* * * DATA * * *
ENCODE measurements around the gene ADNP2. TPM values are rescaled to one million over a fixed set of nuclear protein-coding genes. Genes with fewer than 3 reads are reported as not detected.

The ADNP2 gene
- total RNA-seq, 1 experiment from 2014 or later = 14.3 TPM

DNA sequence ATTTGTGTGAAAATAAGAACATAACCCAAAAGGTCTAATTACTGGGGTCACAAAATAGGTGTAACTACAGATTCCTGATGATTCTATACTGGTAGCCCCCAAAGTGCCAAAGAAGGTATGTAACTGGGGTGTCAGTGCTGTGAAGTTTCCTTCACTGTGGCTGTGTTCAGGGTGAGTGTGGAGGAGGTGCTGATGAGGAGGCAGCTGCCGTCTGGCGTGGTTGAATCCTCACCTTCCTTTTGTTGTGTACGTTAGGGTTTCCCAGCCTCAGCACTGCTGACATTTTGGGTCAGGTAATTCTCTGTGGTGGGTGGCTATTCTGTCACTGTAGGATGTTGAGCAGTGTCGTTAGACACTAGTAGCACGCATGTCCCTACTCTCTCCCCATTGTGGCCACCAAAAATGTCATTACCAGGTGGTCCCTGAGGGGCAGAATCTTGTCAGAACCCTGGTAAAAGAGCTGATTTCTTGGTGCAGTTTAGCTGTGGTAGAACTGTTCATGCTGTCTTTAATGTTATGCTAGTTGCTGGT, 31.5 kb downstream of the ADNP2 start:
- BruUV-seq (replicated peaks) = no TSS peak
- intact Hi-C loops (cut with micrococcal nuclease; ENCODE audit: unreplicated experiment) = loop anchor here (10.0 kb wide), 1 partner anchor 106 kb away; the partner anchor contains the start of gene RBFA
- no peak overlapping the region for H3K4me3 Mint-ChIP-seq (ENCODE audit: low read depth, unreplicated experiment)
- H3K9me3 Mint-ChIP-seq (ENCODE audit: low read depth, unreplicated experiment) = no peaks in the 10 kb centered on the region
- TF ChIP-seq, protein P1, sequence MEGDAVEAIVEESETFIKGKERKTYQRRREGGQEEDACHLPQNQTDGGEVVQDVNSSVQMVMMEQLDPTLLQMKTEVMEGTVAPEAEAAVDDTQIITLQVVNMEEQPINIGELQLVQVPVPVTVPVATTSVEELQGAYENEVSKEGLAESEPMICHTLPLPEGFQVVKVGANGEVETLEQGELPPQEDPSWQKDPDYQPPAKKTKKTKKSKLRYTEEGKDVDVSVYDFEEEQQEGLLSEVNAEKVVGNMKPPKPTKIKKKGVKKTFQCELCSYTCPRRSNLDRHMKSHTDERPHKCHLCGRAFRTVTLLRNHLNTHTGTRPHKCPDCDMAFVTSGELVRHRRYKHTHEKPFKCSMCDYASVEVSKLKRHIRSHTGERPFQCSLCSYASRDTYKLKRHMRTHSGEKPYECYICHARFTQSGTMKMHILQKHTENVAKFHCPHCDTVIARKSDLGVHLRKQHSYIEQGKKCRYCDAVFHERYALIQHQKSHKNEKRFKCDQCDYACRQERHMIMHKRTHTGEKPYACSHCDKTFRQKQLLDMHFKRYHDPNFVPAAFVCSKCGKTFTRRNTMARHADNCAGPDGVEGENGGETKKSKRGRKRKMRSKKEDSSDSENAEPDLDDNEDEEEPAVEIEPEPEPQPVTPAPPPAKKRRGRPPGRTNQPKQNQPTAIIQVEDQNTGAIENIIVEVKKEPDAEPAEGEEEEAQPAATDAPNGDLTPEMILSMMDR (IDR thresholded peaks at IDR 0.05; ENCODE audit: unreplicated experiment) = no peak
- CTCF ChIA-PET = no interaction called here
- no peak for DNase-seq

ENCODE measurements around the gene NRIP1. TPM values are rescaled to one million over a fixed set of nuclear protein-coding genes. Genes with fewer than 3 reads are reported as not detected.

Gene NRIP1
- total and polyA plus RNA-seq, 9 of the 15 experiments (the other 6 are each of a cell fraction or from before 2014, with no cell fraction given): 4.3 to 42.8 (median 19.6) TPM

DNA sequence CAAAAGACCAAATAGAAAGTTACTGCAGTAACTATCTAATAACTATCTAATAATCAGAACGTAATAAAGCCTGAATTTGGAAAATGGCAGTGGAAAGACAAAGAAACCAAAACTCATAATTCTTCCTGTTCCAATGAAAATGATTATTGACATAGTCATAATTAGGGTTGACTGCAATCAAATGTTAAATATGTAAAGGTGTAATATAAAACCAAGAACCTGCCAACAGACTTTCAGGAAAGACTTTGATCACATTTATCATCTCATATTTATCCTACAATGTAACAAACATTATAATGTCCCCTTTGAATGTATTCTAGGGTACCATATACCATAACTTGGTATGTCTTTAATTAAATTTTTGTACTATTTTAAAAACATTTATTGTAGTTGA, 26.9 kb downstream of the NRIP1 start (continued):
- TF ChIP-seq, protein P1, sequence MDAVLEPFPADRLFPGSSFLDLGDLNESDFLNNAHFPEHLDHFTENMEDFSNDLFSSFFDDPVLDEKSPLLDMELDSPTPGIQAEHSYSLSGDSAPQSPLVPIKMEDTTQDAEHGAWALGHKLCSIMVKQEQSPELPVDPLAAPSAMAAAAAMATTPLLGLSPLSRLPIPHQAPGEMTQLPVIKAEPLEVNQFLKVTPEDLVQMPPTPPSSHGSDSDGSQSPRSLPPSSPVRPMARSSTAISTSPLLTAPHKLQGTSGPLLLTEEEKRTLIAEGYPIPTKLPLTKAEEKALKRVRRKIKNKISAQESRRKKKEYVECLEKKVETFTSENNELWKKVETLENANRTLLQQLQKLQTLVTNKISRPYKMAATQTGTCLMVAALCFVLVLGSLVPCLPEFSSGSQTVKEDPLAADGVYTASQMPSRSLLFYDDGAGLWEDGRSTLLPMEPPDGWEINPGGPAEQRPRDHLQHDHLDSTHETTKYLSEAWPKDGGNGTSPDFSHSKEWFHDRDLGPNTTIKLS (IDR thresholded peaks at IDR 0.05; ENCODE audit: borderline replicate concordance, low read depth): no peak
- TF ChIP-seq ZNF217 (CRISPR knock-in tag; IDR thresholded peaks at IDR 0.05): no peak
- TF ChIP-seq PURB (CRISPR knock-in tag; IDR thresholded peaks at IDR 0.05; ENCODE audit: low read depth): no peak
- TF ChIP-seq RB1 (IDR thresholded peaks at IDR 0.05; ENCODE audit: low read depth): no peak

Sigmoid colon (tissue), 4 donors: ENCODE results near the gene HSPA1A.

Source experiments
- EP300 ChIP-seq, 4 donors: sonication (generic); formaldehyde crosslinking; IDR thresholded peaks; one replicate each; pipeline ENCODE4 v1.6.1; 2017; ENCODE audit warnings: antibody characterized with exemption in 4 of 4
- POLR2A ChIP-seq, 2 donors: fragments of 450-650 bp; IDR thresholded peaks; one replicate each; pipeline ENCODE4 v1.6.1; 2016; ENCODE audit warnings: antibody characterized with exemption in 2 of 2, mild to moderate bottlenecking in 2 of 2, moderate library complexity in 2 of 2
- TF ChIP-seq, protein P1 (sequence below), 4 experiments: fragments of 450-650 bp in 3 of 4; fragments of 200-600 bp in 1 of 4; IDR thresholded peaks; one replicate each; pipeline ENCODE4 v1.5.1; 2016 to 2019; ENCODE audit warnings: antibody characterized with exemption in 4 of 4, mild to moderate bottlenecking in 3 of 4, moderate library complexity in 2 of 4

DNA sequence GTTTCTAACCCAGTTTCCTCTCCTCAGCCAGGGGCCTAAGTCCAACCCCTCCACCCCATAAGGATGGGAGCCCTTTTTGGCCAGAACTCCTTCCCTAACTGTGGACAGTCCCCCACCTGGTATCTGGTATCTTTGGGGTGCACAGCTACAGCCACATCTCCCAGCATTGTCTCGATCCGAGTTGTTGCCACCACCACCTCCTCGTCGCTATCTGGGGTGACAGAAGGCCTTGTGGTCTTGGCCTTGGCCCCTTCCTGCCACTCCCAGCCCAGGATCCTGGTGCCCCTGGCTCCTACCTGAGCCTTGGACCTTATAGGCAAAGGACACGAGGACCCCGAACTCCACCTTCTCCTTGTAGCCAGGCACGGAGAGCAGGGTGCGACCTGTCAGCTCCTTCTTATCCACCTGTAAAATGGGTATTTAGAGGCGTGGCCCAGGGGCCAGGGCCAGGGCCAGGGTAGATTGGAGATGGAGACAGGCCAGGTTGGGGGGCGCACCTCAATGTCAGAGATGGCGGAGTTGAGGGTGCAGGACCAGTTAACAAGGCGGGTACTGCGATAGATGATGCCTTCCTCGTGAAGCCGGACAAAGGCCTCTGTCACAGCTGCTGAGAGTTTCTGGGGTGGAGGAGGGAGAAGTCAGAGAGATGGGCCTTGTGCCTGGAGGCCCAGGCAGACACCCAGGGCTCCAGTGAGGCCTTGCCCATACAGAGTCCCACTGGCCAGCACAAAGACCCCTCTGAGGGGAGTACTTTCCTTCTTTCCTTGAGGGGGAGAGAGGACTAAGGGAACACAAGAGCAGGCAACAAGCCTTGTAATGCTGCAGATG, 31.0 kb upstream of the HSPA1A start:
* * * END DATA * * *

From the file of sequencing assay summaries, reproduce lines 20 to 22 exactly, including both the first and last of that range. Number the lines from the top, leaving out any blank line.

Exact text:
Sigmoid colon (tissue), 4 donors: ENCODE results near the gene HSPA1A.

Source experiments
- EP300 ChIP-seq, 4 donors: sonication (generic); formaldehyde crosslinking; IDR thresholded peaks; one replicate each; pipeline ENCODE4 v1.6.1; 2017; ENCODE audit warnings: antibody characterized with exemption in 4 of 4